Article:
Unintentional injury is the leading cause of pediatric death in the U.S. and motor vehicle crashes (MVCs) are the most common cause of injury. A new paper published in the Journal of Pediatrics by researchers at Center for Surgery and Public Health (CSPH) at Brigham and Women’s Hospital (BWH) and UT Southwestern Medical Center in Dallas, is the first to examine state-level factors contributing to variation in pediatric mortality in motor vehicle crashes and to identify trends across states.

On average across all states, researchers found that 20 percent of children involved in a fatal crash were unrestrained or inappropriately restrained at the time of the crash. Thirteen percent were inappropriately seated in the front seat, and nearly 9% of drivers transporting a child passenger were under the influence of alcohol. The study’s authors estimate that a 10% absolute improvement in child restraint use–decreasing the average number of unrestrained or inappropriately restrained children from 20% to 10% nationally–would avert approximately 232 pediatric deaths per year, or more than 1,100 over five years. These findings highlight the importance of child restraint use and reinforce guidelines on child restraints published by the American Academy of Pediatrics (AAP) in 2011.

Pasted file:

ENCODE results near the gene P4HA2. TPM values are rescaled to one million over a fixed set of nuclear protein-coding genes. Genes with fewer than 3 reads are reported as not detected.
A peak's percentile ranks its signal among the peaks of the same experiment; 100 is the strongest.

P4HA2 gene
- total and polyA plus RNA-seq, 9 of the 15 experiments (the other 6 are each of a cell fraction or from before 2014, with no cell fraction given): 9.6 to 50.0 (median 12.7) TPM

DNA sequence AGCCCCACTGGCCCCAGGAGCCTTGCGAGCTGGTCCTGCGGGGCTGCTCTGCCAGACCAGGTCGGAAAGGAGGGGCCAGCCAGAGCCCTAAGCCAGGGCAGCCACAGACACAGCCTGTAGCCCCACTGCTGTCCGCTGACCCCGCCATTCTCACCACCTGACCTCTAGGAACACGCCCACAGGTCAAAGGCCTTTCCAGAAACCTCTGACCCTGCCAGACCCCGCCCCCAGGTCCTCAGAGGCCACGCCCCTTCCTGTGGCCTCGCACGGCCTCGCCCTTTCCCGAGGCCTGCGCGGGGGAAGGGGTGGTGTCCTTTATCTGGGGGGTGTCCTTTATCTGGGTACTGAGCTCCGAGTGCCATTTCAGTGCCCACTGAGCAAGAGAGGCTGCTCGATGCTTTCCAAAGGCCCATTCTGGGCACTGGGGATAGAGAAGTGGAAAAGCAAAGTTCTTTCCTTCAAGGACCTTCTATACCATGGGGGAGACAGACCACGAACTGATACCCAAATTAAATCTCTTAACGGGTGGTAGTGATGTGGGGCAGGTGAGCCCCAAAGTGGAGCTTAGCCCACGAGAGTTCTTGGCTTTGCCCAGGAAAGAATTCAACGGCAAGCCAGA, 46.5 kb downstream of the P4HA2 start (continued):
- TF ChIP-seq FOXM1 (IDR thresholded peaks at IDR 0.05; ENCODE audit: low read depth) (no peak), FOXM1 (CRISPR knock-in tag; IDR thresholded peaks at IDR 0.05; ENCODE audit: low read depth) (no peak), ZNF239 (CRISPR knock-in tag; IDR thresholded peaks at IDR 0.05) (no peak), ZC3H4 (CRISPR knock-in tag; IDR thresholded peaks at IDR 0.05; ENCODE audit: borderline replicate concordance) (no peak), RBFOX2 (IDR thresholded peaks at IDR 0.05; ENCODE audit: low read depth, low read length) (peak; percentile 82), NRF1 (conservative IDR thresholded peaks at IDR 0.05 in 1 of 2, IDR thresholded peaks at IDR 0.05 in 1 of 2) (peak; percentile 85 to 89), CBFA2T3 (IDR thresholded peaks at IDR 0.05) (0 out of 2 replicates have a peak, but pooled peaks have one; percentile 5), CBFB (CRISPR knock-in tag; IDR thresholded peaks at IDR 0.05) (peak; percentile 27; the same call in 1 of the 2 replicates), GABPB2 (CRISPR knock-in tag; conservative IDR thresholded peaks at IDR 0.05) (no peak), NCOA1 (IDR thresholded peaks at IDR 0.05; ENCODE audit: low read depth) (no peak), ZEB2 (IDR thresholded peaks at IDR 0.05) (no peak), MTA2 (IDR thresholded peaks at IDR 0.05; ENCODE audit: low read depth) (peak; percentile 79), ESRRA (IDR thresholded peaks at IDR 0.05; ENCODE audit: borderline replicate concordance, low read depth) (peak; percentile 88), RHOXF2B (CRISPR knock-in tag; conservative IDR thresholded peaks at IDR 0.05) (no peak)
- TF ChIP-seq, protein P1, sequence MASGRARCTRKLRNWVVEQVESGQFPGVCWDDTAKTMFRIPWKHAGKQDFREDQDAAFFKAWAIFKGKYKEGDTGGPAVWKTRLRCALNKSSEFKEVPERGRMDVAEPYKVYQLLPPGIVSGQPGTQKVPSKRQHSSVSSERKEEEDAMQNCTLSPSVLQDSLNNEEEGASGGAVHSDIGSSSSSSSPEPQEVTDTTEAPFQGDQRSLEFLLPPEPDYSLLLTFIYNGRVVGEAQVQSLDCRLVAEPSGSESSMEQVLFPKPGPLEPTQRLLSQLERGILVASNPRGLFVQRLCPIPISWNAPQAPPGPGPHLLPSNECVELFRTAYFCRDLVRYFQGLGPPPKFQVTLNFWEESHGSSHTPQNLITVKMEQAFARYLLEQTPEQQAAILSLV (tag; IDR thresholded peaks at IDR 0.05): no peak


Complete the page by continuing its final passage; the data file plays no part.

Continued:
“In order to prevent children from being killed in motor vehicle crashes, we must understand the effects of state-level regulations, their implementation and enforcement,” said Lindsey Wolf, MD, MPH, general surgery resident at BWH, research fellow at CSPH and lead author of the study. “Since laws governing child traffic safety are made at the state level, we formulated a study design that would produce state-by-state geographic results, which could easily be utilized by policy makers aiming to reduce pediatric mortality and save children’s lives in their states.”

Crashes were most likely to occur on state highways (35%) and on roads classified as rural by the Federal Highway Authority (62%). Characteristics of the crashes also varied: the percentage of those that occurred on a rural road varied from 17 percent in Massachusetts and Rhode Island to 100 percent in Maine and Vermont; the percentage of those that occurred on state highways varied from 11% in Iowa to 84% in Hawaii; and the percentage of those that occurred on a road with a speed limit 65 to 80 miles per hour varied from 0% in Hawaii, Maine, and Rhode Island to 80% in Wyoming.

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